Inside the 2014 hack of a Saudi embassy

Documents show how the hack was executed but do not confirm attribution.

An attacker claiming to be ISIS took control of the official email account of the Saudi Embassy in the Netherlands in August, 2014 and sent emails to more than a dozen embassies at The Hague demanding $50 million for ISIS, or they would blow up a major diplomatic reception, documents seen by CSO reveal.

The attack compromised the Saudi embassy's non-classified computer network. They deployed a garden-variety rootkit on the workstation of the ambassador’s secretary and took over the embassy's official email account.

No one was ever formally held accountable, despite an internal investigation. Given the low sophistication of the attack, experts tell CSO it's impossible to say whether the attacker really was part of an organized effort by ISIS, a random supporter, or a nation-state intelligence agency masquerading as ISIS for motives unknown.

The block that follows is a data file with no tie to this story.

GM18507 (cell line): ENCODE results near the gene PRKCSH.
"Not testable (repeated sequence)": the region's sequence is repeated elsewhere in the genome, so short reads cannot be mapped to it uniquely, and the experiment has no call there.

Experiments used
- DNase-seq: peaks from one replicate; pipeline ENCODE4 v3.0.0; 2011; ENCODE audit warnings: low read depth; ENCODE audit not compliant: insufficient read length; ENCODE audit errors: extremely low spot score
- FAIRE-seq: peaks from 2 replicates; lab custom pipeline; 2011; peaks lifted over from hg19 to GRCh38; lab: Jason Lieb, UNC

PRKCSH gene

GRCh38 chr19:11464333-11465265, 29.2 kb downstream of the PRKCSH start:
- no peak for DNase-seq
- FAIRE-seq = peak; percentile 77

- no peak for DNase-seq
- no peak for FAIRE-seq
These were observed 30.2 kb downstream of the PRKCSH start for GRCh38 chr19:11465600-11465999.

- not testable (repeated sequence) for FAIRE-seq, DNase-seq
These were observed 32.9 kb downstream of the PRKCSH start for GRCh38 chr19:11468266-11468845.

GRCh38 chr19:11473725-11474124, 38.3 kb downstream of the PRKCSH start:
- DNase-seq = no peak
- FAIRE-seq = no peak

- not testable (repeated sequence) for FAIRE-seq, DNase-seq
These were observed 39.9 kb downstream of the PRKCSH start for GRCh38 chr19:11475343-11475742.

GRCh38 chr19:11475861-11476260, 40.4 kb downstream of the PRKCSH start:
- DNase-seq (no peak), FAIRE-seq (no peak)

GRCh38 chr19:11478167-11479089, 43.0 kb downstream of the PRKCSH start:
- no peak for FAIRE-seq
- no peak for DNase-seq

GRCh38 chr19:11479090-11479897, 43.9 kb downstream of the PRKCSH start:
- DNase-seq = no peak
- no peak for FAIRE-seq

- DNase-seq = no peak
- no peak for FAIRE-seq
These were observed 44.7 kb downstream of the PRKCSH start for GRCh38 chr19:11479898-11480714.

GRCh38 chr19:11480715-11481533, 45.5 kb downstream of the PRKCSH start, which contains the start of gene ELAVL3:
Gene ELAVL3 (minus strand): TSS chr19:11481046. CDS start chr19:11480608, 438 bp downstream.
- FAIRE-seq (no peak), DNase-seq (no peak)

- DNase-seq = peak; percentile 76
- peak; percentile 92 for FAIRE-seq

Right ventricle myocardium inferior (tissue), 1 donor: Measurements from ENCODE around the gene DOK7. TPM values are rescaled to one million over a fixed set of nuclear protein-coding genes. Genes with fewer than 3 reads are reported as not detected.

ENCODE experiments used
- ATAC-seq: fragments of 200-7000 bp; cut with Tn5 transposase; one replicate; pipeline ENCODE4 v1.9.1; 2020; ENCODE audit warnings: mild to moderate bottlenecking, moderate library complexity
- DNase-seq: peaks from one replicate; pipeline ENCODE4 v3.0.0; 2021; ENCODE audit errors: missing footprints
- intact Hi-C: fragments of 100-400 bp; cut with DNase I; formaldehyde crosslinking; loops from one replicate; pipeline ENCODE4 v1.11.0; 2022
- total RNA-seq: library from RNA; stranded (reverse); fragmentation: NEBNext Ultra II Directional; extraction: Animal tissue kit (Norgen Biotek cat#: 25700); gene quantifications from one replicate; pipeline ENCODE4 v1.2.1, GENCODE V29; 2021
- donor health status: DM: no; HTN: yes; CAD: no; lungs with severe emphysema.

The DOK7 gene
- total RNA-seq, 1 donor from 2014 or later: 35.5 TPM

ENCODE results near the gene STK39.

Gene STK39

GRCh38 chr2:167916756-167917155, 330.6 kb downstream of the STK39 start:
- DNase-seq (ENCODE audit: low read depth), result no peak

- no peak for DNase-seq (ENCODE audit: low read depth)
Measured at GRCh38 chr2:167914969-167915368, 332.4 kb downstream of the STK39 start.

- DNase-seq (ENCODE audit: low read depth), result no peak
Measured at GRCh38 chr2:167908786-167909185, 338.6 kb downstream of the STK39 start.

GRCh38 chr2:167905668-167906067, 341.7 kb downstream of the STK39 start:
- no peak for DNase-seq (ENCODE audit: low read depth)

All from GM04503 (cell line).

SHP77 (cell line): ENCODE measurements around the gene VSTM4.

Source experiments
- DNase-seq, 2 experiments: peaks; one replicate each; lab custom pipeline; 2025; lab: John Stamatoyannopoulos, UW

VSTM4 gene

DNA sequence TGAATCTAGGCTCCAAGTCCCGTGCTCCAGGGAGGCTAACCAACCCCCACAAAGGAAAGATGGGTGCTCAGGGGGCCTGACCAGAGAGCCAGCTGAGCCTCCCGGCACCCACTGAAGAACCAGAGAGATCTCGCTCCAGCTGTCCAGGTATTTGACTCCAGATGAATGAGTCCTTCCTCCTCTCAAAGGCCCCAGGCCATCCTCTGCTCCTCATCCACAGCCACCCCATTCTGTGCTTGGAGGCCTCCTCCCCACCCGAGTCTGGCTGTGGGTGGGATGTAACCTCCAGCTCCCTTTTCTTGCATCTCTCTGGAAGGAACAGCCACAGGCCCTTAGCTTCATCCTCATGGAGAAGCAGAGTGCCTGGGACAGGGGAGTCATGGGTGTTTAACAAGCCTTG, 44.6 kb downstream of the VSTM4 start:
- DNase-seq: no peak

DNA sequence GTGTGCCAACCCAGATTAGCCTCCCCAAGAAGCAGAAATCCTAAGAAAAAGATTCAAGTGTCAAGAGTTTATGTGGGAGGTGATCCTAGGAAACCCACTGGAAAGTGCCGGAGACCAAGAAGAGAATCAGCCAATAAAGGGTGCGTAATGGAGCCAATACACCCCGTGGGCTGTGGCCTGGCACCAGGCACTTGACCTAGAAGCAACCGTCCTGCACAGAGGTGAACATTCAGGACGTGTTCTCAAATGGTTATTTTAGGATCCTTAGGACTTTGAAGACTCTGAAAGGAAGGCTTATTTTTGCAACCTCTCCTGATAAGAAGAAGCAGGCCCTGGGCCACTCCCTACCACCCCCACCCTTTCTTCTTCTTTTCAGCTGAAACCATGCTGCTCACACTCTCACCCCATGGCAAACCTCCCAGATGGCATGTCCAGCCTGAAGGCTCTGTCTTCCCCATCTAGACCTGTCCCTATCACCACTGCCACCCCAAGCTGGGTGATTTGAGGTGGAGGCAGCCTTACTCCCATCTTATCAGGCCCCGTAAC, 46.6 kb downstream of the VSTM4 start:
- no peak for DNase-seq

The story began with a bizarre attempt to defraud a Saudi schoolmaster in the UK of a €200 visa fee and ended with a $50 million ransom demand and a manhunt by the Dutch diplomatic police as the clock ticked down to September 23, Saudi National Day.

Documents obtained by CSO provide details of the attack and the Saudi response. This provides an interesting window into how a government might react to a suspected nation-state attack and raises questions about the level of security deployed at embassies around the world.

The first indicator of compromise

According to the documents, the embassy first became aware that something was amiss when Dr. Sumaya Alyusuf, previously in the news herself a decade ago as the head of a British school that owned radical Islamist textbooks funded by the Saudi royal family, emailed the Saudi embassy asking for assistance in procuring a visa to India and was subsequently asked to wire €200 via MoneyGram.

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